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Common Social Security Disability Terms

ALJ – Administrative Law judge.  This is the person who will be making the decision about your disability at the hearing level.  The Judge runs the hearing, will ask you questions, and will ask questions of any experts present.

DDS – Disability Determination Services.  This is the agency, usually a state one, that makes the decision on your disability at the initial and reconsideration levels.  They are not judges and the ALJ is not bound by their decisions.

DIB – Disability Insured Benefits, also know as Title II claims or SSDI Benefits.  Think of this program like buying a long term disability policy.  Each quarter in a year that you have income, you can earn a quarter of coverage.  Enough quarters and you are eligible for this program.  But, if you don’t work or stop working, your coverage can end.

SSI – Supplemental Security Income, also know as Title XVI claims.  This is a poverty based disability program in which eligibility is based on the household income and assets.

AOD – Alleged Onset Date.  The date you told Social Security that you think you became disabled.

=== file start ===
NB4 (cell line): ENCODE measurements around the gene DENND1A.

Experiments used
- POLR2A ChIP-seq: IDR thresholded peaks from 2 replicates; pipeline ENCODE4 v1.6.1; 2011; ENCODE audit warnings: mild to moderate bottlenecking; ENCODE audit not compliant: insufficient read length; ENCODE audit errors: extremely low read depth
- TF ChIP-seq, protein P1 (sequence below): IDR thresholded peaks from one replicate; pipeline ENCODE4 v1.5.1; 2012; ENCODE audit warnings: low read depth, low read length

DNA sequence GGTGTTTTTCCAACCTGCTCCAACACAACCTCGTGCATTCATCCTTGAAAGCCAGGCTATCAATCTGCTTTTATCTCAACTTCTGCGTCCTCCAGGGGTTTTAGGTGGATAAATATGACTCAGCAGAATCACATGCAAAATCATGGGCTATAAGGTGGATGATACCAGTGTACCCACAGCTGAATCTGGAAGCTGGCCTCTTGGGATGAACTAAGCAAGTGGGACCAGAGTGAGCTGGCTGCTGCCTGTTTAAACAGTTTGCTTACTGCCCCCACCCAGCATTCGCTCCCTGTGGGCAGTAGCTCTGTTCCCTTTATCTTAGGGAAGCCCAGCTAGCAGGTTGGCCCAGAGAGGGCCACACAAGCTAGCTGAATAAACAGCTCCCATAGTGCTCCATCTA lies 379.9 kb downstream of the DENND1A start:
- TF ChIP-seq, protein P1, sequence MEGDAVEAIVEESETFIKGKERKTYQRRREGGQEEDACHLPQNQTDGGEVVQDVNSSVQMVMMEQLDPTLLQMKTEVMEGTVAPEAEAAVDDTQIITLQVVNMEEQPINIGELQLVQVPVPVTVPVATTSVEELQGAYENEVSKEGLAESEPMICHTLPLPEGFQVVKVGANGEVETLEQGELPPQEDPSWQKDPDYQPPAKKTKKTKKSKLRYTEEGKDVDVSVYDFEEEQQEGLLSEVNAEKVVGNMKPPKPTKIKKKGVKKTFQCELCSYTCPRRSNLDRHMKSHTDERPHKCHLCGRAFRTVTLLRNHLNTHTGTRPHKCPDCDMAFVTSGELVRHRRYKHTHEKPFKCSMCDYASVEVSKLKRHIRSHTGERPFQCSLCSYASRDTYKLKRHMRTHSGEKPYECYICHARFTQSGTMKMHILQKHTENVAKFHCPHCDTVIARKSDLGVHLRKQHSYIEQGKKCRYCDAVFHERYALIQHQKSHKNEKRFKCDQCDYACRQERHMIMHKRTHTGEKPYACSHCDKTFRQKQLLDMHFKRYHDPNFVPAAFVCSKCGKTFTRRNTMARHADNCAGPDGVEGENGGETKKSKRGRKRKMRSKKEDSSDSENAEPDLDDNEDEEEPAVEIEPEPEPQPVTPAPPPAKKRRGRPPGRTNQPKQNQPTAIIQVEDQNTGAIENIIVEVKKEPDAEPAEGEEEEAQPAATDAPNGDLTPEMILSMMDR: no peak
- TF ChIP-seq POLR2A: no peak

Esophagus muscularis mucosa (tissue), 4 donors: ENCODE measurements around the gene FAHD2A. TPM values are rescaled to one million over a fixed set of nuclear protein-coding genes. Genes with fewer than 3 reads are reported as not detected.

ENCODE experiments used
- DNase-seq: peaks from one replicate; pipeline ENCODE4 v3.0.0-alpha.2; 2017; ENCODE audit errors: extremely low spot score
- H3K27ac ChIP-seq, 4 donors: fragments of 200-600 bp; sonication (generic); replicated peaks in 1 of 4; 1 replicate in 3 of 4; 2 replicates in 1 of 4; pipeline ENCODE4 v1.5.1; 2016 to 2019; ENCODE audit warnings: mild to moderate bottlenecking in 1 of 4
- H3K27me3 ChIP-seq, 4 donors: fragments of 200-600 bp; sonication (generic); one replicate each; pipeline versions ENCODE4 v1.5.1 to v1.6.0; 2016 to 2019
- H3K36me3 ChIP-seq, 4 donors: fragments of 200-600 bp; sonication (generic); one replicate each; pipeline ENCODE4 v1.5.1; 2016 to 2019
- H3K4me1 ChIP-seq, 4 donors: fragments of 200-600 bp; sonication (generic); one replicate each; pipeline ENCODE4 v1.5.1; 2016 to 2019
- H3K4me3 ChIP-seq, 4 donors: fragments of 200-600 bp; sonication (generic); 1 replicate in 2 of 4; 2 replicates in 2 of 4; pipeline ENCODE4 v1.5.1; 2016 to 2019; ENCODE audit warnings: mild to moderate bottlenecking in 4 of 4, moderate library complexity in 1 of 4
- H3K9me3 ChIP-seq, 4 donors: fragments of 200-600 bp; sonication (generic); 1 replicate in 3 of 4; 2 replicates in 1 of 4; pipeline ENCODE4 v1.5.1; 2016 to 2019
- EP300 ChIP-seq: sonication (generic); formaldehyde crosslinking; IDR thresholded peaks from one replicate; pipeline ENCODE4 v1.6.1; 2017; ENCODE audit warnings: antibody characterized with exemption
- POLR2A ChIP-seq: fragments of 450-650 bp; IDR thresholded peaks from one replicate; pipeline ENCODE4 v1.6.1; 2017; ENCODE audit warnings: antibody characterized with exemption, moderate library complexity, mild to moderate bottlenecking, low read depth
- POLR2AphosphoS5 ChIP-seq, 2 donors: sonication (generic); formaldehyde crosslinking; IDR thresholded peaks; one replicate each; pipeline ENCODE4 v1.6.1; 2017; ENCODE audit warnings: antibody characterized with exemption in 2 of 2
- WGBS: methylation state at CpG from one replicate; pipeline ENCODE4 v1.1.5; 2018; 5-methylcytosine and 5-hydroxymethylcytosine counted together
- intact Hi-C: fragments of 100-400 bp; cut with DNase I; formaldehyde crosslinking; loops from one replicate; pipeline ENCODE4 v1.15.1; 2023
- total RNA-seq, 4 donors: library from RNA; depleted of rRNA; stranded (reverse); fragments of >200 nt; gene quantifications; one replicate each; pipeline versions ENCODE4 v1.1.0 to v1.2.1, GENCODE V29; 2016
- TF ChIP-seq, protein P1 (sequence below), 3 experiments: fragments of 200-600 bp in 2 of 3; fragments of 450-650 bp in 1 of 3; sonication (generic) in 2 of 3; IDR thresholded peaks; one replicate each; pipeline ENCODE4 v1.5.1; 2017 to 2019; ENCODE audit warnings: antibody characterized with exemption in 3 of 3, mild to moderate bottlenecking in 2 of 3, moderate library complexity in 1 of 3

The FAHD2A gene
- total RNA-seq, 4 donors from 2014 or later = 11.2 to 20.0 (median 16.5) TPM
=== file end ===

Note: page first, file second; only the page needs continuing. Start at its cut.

DLI – Date Last Insured.  The date that your eligibility for DIB benefits ends.

DLW – Date Last Worked.  The date you last earned any money from working.  In many cases this is also the alleged onset date, but not all cases.

RFC – Residual Function Capacity.  What work activities you can do after taking into account all your conditions and symptoms.

Protective Filing Date – The date that your SSI benefits are potentially retroactive to.  This may also be a retroactive date for your DIB benefits if your alleged onset date is more than 12 months prior to this date.

Back Due Benefits – Also called Retroactive Benefits.  The lump sum payment you receive, once approved, in a lump sum to cover the benefits you were due from the date you became disabled to the present.

CE Consultative Exam.  An exam requested by and paid for by SOcial Security to provide further evidence in your case.

VE – Vocational Expert.  An expert who may testify at your hearing about potential jobs that match an RFC.

ME – Medical Expert.  A doctor who testifies at hearing regarding your medical conditions.  NOTE : This is not any of your doctors.  The ME will never have treated or examined you and only reviews the medical evidence in the file.

While this list is not exhaustive of all the terminology that may be used during your Social Security disability case, these are the most important for you to know from the start